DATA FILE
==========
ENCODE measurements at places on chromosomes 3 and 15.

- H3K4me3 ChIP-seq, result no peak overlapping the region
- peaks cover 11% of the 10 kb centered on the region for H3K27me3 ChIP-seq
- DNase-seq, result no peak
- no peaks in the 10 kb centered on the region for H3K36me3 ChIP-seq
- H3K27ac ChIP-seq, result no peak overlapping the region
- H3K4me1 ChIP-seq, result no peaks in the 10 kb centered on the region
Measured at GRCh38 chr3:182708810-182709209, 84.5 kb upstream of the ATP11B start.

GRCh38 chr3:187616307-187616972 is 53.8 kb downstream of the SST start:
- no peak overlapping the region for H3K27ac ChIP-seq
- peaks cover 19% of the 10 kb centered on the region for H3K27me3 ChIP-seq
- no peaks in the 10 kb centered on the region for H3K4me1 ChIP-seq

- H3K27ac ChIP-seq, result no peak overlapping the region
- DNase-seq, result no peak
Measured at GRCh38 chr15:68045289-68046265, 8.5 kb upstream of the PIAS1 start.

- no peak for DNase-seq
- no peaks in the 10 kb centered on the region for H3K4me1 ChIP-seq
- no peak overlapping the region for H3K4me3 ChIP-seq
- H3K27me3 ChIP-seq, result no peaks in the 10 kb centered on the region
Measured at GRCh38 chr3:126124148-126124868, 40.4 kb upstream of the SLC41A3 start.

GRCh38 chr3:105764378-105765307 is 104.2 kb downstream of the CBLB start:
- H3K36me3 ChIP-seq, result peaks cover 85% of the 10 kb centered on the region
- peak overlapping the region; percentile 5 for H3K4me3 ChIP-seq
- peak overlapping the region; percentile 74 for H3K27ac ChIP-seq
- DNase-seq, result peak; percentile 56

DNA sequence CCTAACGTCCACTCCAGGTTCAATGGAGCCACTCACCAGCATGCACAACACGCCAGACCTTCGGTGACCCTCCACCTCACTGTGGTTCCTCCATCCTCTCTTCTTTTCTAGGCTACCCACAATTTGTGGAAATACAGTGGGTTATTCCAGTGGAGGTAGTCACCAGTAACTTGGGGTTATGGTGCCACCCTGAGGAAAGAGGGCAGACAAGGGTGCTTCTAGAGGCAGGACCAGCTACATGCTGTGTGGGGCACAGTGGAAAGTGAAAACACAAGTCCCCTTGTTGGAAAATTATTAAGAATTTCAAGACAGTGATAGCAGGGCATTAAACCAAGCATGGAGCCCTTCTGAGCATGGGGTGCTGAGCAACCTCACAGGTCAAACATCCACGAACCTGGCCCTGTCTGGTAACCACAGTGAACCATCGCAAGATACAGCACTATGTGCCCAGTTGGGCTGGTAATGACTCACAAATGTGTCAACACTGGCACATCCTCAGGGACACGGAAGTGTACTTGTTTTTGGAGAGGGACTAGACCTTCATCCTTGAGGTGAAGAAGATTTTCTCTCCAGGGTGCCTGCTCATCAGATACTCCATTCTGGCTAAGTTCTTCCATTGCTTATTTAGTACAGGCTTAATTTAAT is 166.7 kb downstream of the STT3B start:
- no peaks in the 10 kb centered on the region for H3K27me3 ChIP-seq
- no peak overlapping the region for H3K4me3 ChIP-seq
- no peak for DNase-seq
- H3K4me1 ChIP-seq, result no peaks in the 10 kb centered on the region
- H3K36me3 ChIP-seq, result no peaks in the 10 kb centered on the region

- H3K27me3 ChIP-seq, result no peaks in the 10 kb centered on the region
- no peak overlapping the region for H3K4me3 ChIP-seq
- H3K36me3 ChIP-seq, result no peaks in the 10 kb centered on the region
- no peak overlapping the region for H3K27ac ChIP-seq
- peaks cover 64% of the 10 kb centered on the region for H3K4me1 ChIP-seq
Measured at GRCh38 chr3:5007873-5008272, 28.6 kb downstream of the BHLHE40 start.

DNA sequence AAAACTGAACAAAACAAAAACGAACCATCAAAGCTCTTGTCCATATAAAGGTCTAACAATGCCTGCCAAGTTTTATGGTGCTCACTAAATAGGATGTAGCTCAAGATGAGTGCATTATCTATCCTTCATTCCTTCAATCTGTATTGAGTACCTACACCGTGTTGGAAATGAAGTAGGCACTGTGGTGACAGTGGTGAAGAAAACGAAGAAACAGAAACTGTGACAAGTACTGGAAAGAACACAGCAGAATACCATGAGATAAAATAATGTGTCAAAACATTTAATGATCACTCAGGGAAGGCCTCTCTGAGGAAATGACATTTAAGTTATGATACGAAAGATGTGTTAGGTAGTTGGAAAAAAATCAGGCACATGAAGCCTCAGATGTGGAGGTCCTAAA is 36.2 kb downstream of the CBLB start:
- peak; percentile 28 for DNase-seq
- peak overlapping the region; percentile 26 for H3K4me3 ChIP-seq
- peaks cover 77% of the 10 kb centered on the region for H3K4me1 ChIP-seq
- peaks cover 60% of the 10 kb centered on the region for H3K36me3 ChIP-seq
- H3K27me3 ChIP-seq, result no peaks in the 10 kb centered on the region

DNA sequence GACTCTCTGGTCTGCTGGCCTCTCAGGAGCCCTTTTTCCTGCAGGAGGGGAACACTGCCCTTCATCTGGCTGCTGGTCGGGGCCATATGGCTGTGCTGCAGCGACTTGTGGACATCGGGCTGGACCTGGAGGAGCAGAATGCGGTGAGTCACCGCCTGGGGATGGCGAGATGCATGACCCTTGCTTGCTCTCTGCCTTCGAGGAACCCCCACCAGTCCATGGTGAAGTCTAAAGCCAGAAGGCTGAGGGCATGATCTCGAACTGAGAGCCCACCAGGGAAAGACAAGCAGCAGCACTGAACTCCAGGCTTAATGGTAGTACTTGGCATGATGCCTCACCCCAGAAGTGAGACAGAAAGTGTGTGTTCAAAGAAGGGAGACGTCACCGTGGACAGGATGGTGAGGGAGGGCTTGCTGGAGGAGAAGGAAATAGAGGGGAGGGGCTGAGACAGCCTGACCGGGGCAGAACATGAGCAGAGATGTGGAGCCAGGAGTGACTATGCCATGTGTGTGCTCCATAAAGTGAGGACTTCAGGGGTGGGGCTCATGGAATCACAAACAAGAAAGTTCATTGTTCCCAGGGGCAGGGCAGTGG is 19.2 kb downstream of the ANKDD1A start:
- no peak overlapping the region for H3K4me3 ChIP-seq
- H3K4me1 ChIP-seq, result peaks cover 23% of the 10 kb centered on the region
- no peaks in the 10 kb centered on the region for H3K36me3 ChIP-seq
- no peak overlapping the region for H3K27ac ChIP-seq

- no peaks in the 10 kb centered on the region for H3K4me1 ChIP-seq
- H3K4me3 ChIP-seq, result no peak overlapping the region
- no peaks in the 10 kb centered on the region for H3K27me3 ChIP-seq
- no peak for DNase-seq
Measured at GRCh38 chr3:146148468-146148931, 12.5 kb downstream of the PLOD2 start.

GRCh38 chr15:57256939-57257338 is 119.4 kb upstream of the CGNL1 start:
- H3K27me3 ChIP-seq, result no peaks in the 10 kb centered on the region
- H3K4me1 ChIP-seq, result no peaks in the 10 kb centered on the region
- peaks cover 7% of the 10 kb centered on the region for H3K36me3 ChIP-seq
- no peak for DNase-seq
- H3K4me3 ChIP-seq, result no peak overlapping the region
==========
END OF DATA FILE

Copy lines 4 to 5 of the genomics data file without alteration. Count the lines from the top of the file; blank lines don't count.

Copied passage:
- DNase-seq, result no peak
- no peaks in the 10 kb centered on the region for H3K36me3 ChIP-seq